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Opposition and Options For Better Decisions December 21, 2011

Posted by Tim Rodgers in Management & leadership.
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Last month I wrote about the quality risks that an organization faces when a senior manager won’t take “It can’t be done” for an answer. See Accidentally Sacrificing Quality. When faced with opposition to their ideas and proposals, it’s natural for leaders to look for barriers that can be identified and overcome. When the arguments against the new plan aren’t supported by data or logic, it’s unlikely that leaders will take them seriously and will instead insist on full speed ahead.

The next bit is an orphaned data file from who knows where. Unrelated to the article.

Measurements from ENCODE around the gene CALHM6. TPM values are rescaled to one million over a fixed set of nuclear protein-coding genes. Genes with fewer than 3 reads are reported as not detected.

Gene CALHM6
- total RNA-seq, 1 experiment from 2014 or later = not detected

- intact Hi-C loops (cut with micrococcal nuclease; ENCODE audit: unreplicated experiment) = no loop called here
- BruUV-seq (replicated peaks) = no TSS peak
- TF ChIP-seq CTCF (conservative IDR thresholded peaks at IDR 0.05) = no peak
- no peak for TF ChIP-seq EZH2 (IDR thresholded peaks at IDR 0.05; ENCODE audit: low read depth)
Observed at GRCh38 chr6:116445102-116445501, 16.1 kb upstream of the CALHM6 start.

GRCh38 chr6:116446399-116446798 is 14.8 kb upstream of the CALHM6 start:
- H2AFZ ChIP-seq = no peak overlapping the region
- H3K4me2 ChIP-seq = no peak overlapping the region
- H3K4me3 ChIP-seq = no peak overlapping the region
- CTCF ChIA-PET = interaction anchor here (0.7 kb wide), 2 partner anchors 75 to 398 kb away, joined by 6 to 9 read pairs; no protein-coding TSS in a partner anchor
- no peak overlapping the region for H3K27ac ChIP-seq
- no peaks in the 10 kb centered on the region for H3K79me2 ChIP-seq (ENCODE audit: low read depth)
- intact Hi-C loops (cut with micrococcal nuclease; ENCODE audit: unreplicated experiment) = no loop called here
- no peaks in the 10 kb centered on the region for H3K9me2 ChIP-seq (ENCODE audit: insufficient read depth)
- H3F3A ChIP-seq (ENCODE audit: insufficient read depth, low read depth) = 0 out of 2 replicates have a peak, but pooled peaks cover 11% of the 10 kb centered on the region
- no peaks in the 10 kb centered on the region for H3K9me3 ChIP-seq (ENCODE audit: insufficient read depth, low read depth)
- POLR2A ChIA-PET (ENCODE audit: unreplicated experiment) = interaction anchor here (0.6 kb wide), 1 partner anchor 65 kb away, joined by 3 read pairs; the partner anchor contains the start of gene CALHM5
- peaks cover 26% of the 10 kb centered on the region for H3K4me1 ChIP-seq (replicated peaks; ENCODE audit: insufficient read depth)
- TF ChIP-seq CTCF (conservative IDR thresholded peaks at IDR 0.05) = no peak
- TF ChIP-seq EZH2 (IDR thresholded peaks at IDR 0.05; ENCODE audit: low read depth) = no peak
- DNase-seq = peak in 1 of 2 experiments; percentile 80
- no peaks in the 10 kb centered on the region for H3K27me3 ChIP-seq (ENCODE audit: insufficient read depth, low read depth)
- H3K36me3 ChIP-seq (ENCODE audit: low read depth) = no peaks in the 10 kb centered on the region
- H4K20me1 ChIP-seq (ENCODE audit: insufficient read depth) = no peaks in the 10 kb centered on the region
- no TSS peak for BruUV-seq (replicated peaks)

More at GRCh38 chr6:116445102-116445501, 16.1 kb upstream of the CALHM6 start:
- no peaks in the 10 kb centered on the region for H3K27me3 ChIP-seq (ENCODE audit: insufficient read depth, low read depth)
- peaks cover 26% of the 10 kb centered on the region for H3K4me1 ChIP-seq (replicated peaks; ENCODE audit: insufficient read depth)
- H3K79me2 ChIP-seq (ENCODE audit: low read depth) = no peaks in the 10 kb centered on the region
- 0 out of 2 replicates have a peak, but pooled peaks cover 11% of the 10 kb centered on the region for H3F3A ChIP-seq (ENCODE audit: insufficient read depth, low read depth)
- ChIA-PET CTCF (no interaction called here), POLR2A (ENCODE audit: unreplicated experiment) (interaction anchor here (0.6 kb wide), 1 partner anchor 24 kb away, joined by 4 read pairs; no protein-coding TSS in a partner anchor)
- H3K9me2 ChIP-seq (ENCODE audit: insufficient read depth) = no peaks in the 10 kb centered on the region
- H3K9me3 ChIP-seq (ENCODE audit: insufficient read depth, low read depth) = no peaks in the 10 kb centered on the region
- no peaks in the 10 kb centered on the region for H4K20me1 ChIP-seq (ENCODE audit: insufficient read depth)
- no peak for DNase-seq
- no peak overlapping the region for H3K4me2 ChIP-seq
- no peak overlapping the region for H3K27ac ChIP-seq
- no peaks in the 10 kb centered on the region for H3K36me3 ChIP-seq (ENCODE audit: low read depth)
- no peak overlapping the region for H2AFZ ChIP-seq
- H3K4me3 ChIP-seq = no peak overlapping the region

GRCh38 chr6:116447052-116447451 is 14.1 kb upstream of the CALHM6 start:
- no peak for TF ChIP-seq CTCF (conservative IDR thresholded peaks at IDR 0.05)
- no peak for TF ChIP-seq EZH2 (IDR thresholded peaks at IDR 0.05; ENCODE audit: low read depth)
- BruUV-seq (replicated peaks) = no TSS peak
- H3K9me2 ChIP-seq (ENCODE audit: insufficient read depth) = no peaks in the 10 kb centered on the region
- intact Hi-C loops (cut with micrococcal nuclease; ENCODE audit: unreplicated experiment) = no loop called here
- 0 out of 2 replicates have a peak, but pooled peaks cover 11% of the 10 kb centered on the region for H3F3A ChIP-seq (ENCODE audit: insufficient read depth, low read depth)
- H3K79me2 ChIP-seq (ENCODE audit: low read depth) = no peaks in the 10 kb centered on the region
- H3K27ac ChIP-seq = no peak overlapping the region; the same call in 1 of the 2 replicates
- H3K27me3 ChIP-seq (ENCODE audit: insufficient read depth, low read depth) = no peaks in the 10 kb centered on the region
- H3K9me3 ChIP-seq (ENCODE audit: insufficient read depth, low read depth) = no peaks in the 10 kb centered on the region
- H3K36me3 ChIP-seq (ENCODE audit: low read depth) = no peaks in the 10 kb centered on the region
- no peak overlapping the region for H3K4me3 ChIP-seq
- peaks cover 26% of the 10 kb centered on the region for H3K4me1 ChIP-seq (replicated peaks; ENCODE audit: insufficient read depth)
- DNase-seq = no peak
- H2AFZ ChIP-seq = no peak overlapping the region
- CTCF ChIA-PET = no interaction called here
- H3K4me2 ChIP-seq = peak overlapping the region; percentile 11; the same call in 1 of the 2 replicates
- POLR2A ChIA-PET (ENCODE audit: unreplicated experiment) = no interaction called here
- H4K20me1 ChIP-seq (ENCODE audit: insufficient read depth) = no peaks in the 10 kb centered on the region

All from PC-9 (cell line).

Decision makers may rely on their own intuition and judgment, but they need information to guide their choices. If you really want to get a better result, then don’t tell me what we can’t do, and don’t just go along with the first idea that pops into my head. Give me options and help me assess the costs and risks of each. This means coming up with alternate ways of getting the desired outcome, which also means that you have to understand what the desired outcome is (and if that’s not clear, ask). Also, don’t assume that we face hard constraints. There are laws of physics that can’t be violated, but some of the best ideas come from imagining what we could do if we weren’t limited by time or money or other resources. Good leaders invite opposition and alternatives, and those who work with them should find a way to provide both.

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